The bodies of these caterpillars are usually black with yellow and white lines and spots. They have spines that range in color from yellow to red all over their bodies. These larvae are most commonly found in areas with open spaces and trees, including wooded areas.

Question mark caterpillars have been observed feeding on American elm, winged elm, and false nettle.

6. Faithful beauty

Faithful beauty
Faithful beauty caterpillar | image by dvollmar via iNaturalist | CC BY 4.0

Scientific Name: Composia fidelissima

The faithful beauty caterpillar can be found from Florida to Cuba. Its larvae are bright red with five rows of dark blue spots on their bodies. This creature also has black setae covering it, giving it a spiny appearance.

You can find this caterpillar in marl prairie, pine rockland, and rockland hammock habitats where their native host plant, devil’s potato, grows. It also consumes oleander and baybean.

7. Spiny Elm Caterpillar

Spiny elm caterpillar
Spiny elm caterpillar on plywood | image by Wthrower via Wikimedia Commons

Scientific Name: Nymphalis antiopa

The spiny elm larva is a hairy, red-and-black caterpillar that you can find on the branches of elms. It’s native to Canada and can be found throughout North America.

The larvae have black bodies with small white spots. They are named “spiny elm caterpillars” because they have a row of black spikes with red spots running down their back.

These species consume elms’ leaves, buds, flowers, and other trees, such as birch, cottonwood, and hackberry. As they mature, these caterpillars turn into Mourning cloak butterflies.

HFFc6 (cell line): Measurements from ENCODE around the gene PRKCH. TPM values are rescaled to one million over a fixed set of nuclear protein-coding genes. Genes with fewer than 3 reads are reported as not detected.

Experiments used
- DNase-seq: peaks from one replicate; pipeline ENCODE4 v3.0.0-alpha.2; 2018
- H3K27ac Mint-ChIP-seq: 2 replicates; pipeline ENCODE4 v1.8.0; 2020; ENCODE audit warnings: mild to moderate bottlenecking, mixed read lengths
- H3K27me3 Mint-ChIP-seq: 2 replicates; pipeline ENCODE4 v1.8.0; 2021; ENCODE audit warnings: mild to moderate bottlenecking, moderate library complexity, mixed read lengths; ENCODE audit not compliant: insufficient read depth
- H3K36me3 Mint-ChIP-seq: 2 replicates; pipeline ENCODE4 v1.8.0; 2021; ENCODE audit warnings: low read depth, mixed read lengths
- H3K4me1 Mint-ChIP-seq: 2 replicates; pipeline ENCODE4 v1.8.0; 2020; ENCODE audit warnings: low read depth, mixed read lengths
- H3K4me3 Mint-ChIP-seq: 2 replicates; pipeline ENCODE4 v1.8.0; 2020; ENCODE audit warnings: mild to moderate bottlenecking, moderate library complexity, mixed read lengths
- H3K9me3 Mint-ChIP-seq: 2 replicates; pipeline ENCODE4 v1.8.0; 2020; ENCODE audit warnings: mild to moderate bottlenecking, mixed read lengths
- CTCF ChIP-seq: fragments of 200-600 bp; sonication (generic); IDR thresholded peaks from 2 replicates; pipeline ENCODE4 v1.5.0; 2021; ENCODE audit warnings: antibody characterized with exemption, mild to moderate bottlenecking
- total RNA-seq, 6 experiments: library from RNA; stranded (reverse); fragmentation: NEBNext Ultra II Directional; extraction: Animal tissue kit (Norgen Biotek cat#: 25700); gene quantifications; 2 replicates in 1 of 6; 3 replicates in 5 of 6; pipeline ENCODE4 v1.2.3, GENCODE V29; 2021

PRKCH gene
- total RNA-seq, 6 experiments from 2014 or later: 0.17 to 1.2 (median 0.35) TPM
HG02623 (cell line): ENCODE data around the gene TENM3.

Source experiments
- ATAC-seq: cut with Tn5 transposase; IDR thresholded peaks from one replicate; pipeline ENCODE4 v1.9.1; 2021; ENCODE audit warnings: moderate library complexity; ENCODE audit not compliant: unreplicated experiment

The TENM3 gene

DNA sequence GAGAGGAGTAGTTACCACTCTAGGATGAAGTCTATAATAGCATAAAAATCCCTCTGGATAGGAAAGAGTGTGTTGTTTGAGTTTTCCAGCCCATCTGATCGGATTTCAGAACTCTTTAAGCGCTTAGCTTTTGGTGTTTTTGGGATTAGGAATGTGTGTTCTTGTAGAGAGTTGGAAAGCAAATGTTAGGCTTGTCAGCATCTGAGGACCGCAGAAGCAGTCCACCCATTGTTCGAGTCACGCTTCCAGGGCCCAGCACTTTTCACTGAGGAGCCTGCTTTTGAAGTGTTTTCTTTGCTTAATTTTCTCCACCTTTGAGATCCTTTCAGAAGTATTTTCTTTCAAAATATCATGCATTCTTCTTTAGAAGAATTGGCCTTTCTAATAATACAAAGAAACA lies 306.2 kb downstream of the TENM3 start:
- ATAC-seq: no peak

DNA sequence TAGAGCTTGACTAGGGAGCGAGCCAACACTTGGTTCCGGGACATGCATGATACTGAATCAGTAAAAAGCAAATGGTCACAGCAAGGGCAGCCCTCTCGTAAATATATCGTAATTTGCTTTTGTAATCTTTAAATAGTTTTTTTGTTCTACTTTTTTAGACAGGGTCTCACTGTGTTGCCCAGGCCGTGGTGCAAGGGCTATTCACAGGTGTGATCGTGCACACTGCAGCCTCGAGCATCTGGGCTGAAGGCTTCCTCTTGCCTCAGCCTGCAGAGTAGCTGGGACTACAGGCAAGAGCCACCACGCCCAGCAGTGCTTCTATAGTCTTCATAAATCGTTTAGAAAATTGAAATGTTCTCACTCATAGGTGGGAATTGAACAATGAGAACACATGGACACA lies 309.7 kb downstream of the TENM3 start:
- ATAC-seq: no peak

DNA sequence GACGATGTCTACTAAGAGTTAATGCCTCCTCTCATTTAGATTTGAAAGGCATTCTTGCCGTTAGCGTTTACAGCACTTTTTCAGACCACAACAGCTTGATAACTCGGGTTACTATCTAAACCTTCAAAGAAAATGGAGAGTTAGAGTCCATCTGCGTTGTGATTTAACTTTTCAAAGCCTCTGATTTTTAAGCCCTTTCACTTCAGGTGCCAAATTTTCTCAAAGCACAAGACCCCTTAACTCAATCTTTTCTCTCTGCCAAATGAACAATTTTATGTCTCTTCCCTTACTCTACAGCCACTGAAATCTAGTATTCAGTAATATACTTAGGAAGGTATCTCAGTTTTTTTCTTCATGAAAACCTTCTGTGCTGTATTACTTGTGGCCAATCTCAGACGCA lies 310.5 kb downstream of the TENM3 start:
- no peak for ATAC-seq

8. Azalea Caterpillar

Azalea caterpillar
Azalea caterpillar on stem | image by Kelly Verdeck via Flickr | CC BY-ND 2.0

Scientific Name: Datana major

The azalea caterpillar is a larva that feeds and grows in groups and is common in the eastern United States. When disturbed, these caterpillars form a C shape by raising their heads and rear in unison.

The color of this mature caterpillar is black with yellow stripes down its back. Its head and legs are red, and it can grow to be up to 2 inches long. They’re named after their host plant, the azalea, but they have also been observed feeding on red oak, blueberry, and andromeda.

9. Variegated Fritillary Caterpillar

variegated fritillary caterpillar
Variegated fritillary caterpillar | image by John Flannery via Flickr | CC BY-SA 2.0

Scientific Name: Euptoieta claudia

The variegated fritillary caterpillar, also known as pansyworm, is a North American butterfly larva. It has a red body that’s covered in black stripes with white spots. They also have rows of black spines throughout their bodies.

They’re most common in open, sunny areas like prairies, fields, pastures, road edges, and landfills. These creatures eat plants such as maypops, violets, may apple, purslane, and moonseed. The red coloration of the caterpillar is thought to be a warning signal to predators that it’s poisonous or bad tasting.

10. Io Caterpillar

Io caterpillar
Io caterpillar

Scientific Name: Automeris io

The Io moth caterpillar is a butterfly species found from Canada to eastern Mexico. These caterpillars eat elms, cherries, maples, willows, and a variety of other plants.

This insect can reach a length of about 2 inches. Their spikes are also known for releasing venom when touched. As larvae, it’s their self-defense mechanism to avoid being eaten by predators.

You may also like:  12 Examples of Commensalism Relationships

As an adult, the Io moth defends itself by using its large eyespot on its wings. These eyespots imitate vertebrate eyes, scaring off predators.

11. Pipevine Swallowtail Butterfly Caterpillar

pipevine swallowtail caterpillar
Pipevine Swallowtail Caterpillar | image by Katja Schulz via Flickr | CC BY 2.0

Scientific Name: Battus philenor

The pipevine swallowtail butterfly caterpillar lives in North America, specifically from Connecticut to Arizona. The mature caterpillar has a black body covered in orange or red tubercles. On the other hand, the young larvae’s body is usually a rustic red color.

You can find this caterpillar in deciduous woods, gardens, and along riverbanks. Morning glory, wild ginger, and knotweed are the main foods they consume. They also grow into beautiful butterflies with blue and orange wings.